Bird cherry, hackberry (Eng), cerezo de racimo, cerezo-aliso (Spa), cirerer bord (Cat), otsagereziondoa (Baq), pao de San Guirgorio (Glg), azereiro-dos-danados (Por).
DID YOU KNOW...? The fruits of the bird cherry can be eaten, but should be consumed with caution as in excess they produce cramps and vomiting.
This plant is a thornless branching shrub that attains the size of a small tree of up to 8 m tall. Its twigs have a disagreeable scent when squeezed, reminiscent of bitter almonds. The leaves are deciduous, simple, alternate, and finely serrated. They are 5-10 cm long and 3-6 cm wide, oval or elliptical, and the stalk often has two reddish or blackish glands. The flowers are white and grow in very showy and aromatic hanging clusters. The fruits also grow in clusters, are globose, less than a centimetre in diameter and black when ripe.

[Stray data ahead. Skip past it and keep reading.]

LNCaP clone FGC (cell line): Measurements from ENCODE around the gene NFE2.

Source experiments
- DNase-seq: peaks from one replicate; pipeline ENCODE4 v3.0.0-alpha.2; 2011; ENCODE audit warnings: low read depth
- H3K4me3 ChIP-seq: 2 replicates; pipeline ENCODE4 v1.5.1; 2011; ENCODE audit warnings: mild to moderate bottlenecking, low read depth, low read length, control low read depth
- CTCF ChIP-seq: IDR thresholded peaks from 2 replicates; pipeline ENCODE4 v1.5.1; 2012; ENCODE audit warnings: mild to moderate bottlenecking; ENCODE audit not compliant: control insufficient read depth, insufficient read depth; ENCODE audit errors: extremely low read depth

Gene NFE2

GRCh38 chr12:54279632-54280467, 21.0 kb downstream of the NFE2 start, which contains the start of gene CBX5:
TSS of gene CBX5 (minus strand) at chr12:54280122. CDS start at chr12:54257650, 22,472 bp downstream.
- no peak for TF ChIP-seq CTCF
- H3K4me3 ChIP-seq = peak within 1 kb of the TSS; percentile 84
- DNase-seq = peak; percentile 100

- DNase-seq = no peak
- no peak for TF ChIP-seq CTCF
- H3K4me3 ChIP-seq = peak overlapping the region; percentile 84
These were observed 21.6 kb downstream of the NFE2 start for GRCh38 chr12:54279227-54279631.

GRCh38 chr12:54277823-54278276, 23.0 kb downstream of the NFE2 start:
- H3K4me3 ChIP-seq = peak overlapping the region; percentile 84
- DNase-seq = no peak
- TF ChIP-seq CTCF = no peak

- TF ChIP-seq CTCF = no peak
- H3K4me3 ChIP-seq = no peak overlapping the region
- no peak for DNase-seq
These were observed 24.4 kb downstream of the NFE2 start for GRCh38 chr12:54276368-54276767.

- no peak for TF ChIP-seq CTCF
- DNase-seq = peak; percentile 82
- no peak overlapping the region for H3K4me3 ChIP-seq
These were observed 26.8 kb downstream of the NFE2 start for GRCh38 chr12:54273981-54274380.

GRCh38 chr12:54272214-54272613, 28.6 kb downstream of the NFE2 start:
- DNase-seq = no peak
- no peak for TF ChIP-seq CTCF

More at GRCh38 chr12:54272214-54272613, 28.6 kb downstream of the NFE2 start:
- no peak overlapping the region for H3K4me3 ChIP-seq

This plant does not form forests, although it can grow in pure stands or mix within forests of other trees and shrubs. It can be found in gullies, hedgerows, fringes and clearings in humid deciduous forests, and on rocky mountain slopes. It prefers acidic soils and grows between altitudes of 600 m and 2200 m.
Flora iberica describes the subspecies padus in the Iberian Peninsula, which ranges throughout Europe, western Asia and northern Morocco. On the peninsula, it is most abundant in the mountainous areas in the north, centre and west.